Chinese steel and iron ore demand positive in the short-term

Tangshan, a sad, sad place.  In November 2011 I visited a range of steel mills and traders in Tangshan (population: 7.5m), a dreary, heavily-polluted Dickensian 3rd-tier city in Hebei Province (2-3 hours drive from Beijing).

Dickensian, 3rd-tier city

Dickensian, 3rd-tier city

Tangshan is famous for its steel industry, which officially produces around 90-100mtpa (out of China’s total 700mt), though local private mills said Tangshan’s total capacity is more like 120mt.  Tangshan is also famous for a large earthquake in 1976 which killed 300,000+ people.

It was a very bearish trip and everyone we met expected further falls in steel and iron ore prices.  However, noone we met forecast the lows of Sep 2012, when the iron ore price fell below $90/t.

Philip Wen published a piece in the SMH today about the rebound in the iron ore price from sub-$90/t in Sep 2012 to $158/t, asking the pertinent question: “Is this spike ‘one last hoorah’ for iron ore?

Rebound from Sep 2012

Iron ore price – Rebound from Sep 2012

The iron ore recovery will certainly put a smile on the face of Aussie iron ore producers and is a positive sign for Chinese economic growth.  But how sustainable is the recovery?

Monthly survey: To gain a bottom-up view of what’s actually happening, I interviewed a Beijing-based commodities analyst who is constantly tripping over scrap steel at mills all over China.  As such, this analyst has a real feel for the pulse of the Chinese steel and iron ore markets.

She expects higher steel and iron ore demand over the next 6 months, with steel reacting earlier than iron ore.  Her reasons include:

  1. Destocking cycle over: 2012 was a year of thorough destocking and the cyclical destocking of steel and iron ore is over.
  2. Low base effect for year on year growth comparisons.
  3. Low customer inventories: Steel trader and end customer inventories are very low, so restocking is occurring.
  4. Iron ore supply not strong.
  5. Macro support: According to the analyst, “the new leadership wants urbanisation and stable growth before consumption can pull up its share of growth…investment has to be strong for the next 2-3 years to buy time.”  ie.  The Government will be following the tried and tested, but ultimately flawed, Fixed Asset Investment model.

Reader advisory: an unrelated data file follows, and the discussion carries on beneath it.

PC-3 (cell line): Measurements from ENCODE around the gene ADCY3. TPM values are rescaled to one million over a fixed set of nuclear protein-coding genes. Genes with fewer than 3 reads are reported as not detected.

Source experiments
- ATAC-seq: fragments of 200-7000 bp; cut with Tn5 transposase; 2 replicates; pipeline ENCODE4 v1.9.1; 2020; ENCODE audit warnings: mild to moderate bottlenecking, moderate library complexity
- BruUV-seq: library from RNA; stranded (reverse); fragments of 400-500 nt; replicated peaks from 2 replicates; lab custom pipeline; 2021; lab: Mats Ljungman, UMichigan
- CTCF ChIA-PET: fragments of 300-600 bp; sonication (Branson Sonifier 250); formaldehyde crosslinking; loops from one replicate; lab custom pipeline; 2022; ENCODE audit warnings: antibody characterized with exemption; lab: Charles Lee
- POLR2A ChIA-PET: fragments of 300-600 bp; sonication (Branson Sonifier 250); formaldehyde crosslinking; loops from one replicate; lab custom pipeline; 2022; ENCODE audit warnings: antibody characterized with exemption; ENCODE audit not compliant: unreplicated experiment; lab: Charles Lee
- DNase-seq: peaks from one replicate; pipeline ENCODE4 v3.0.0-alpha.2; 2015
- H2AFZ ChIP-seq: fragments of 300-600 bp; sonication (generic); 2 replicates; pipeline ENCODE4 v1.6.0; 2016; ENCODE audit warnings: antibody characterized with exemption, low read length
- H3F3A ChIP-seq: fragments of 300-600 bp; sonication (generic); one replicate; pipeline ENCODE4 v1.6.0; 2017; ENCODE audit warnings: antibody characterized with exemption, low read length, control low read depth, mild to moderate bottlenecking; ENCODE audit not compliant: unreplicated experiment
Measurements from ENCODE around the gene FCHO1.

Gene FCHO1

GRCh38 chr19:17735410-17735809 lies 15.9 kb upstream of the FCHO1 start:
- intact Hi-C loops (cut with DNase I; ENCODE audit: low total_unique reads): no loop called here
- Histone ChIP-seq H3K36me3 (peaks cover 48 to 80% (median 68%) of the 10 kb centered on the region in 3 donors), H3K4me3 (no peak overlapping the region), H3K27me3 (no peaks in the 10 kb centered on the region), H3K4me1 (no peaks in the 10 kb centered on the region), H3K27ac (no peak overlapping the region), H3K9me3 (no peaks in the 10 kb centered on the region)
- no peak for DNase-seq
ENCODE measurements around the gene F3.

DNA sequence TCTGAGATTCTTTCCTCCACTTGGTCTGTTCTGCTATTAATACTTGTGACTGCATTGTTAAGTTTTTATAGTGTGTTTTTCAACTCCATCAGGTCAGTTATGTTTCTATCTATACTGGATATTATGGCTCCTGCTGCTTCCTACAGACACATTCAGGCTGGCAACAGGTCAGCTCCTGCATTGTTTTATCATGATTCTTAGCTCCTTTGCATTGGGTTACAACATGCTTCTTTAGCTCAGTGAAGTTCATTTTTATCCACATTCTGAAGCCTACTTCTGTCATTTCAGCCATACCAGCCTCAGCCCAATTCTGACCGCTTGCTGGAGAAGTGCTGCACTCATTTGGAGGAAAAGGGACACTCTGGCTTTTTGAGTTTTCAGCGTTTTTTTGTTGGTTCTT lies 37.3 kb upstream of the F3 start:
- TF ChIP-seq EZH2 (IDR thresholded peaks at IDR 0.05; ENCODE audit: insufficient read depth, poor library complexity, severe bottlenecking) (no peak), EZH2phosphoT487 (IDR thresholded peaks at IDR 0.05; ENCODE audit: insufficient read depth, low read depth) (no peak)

On actual inventory levels:

  • Iron ore inventories are around 2 weeks at the steel mills and are around the same level as Q4 in 2011 – which was a real time of doom and gloom, as per my Tangshan visit.
  • Steel inventories are currently lower than 1 year ago.

Undecided on thermal coal however, due to high inventory.

“I’m more on the fence for coal.  In 9 months we should see the [thermal] coal price bounce back.  But in the short term there is still way too much inventory…not sure how long it will take to destock and not sure about the magnitude of demand recovery of power and industry.  Leaning towards price recovery in 6 months, but later than steel and iron ore.”

Though the analyst notes that the railway transportation bottleneck is still tight for 2013, so this will provide a floor for the thermal coal price.  However, the seaborne Newcastle thermal coal price is still trading at a sub-$100/t level and hasn’t rebounded as much as iron ore.

More positive macro view: “Materials and industrial companies will likely feel better as activity levels are up.  Those who destocked last year will benefit more and those not done destocking, will continue to destock.”

Expectation of looser monetary policy:  The analyst argued that monetary policy had to be expansionary to fund investment: “…there is no other way than pumping more into the ‘total social financing’ numbers in 2013 to fund these projects.”

Following on, there will be greater credit demand, with higher SOE project-related demand.  She is not seeing a slow down of investment appetite in steel, but notes that some industries like heavy machinery plants are not looking to expand capacity.

But unsure of private credit demand: She is unsure if the private sector will have a similar appetite for credit demand – this will largely depend on how far they have destocked.

So in summary, the outlook for bulks is positive in the short-term, mainly because China’s FAI addiction will continue.  However, I agree with Credit Suisse’s assessment (as reported by the SMH), that bulk commodity prices will likely recede in the second half of 2013 (though thermal coal may be more of a laggard).

The long-term is negative for iron ore, but potentially positive for some metals: If China ever gets serious about weaning off FAI-led economic growth and shuts down all of its excess steel capacity (a big ask given the role steel mills play in providing local employment), this is negative for iron ore demand.

But it doesn’t necessarily mean that Chinese commodity demand will fall.

If China does make the transition to a more consumption-led economy and moves higher up the value chain, look out for strong demand and diplomatic spats for metals important in robotics and fancy manufacturing processes, like rare earths.

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